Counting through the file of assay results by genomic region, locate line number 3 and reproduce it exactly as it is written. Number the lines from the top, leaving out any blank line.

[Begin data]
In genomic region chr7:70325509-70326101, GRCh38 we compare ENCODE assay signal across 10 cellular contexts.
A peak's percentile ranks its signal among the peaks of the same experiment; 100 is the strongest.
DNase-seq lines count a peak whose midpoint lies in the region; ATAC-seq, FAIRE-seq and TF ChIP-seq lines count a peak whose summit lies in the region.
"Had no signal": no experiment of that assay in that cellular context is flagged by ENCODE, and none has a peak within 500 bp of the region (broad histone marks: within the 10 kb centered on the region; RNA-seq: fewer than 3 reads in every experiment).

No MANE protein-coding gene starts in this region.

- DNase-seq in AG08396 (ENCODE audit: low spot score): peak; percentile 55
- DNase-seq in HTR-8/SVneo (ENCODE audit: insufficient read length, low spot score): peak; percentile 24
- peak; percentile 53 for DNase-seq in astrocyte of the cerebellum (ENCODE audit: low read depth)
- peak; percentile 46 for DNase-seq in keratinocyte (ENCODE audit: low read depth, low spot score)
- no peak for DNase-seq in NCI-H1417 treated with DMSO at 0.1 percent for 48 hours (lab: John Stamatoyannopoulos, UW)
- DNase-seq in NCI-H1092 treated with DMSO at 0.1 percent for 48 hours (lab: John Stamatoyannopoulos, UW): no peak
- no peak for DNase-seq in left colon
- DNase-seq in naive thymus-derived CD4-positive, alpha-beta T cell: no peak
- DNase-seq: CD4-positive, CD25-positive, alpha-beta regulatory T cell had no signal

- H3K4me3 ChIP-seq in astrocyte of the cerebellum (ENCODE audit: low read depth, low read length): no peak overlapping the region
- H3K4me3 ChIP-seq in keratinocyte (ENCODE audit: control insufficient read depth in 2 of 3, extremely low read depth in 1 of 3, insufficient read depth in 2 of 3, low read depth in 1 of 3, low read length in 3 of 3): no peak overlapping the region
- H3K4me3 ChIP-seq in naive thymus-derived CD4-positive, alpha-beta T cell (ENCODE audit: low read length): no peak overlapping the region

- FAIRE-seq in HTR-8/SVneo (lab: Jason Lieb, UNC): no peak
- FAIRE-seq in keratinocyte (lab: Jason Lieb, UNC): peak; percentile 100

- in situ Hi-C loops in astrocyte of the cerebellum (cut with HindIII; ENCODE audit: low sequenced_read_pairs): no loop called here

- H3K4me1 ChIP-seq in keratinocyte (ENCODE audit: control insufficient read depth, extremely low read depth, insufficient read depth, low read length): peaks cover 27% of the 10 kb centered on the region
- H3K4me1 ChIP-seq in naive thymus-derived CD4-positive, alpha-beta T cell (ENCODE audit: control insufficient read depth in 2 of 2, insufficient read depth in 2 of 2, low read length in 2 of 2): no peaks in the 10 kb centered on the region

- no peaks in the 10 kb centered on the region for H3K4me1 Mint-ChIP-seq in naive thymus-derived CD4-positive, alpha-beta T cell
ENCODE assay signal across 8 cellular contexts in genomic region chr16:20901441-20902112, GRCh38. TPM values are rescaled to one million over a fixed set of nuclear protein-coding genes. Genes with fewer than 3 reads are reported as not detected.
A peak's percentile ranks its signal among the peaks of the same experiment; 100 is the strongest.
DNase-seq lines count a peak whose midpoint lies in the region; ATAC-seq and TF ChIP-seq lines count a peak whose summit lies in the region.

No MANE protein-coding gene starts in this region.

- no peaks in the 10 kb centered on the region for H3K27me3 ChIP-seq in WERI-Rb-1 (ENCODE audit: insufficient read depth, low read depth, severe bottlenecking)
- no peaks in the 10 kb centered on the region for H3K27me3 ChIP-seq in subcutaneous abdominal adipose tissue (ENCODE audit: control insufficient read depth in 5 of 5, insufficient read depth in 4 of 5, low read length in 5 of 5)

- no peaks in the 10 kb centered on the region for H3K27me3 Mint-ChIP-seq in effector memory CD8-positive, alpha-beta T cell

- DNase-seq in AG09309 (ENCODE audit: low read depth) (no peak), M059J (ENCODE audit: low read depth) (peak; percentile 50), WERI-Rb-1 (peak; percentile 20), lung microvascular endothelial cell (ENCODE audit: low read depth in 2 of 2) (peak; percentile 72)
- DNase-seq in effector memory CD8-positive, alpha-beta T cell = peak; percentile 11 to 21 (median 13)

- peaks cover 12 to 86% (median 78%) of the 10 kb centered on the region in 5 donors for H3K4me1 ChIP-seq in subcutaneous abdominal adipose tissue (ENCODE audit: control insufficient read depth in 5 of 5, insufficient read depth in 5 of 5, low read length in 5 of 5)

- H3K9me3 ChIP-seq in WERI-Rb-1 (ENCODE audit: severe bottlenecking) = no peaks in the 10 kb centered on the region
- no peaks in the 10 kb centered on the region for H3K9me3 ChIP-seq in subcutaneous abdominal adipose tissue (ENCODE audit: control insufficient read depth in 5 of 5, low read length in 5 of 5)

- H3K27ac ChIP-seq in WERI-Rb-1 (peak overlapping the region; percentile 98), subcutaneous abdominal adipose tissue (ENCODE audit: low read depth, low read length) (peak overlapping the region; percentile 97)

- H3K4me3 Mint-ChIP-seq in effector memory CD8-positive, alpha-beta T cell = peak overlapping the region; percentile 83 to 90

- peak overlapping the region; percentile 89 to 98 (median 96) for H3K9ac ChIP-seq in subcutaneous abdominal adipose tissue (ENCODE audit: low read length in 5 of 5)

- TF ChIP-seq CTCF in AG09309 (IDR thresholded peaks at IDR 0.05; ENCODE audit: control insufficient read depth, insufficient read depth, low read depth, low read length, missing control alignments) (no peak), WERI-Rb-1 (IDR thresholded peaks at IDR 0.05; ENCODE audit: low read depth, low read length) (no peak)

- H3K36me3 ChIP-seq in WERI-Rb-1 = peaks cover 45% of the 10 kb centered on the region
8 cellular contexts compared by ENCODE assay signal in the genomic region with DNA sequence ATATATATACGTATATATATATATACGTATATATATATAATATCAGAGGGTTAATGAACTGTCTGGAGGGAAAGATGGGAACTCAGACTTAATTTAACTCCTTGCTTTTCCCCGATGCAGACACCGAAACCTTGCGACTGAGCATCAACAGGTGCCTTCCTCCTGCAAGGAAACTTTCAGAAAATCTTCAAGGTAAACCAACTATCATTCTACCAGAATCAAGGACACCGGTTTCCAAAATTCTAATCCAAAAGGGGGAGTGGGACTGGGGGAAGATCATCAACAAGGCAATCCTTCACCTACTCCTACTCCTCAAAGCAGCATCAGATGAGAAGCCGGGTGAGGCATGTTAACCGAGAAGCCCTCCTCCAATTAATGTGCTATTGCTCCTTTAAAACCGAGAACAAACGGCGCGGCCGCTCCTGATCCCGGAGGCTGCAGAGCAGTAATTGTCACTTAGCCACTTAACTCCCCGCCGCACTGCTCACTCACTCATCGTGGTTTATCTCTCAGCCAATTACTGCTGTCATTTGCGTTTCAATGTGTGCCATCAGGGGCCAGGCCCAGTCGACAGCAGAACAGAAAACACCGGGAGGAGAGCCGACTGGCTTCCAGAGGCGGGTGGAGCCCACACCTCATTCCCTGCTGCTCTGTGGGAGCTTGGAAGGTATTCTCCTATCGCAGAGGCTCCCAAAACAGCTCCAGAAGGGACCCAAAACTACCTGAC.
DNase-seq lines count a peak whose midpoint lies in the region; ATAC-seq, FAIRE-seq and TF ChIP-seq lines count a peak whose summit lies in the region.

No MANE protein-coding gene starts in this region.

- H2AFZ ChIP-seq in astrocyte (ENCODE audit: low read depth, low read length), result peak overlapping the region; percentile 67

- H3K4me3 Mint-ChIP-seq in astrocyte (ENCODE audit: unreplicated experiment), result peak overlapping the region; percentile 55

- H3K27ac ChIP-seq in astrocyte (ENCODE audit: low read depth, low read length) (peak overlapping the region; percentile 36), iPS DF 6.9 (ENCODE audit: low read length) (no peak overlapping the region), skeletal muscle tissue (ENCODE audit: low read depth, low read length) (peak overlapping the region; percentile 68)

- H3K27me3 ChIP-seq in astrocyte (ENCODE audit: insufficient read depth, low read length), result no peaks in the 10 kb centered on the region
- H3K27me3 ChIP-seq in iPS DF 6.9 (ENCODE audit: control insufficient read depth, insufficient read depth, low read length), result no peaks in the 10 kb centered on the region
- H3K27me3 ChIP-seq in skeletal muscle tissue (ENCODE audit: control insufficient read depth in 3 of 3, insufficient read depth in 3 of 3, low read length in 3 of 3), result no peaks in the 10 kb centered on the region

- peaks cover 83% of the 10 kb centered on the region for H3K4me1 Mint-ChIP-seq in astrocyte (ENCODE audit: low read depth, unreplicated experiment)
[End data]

DNase-seq lines count a peak whose midpoint lies in the region; ATAC-seq, FAIRE-seq and TF ChIP-seq lines count a peak whose summit lies in the region.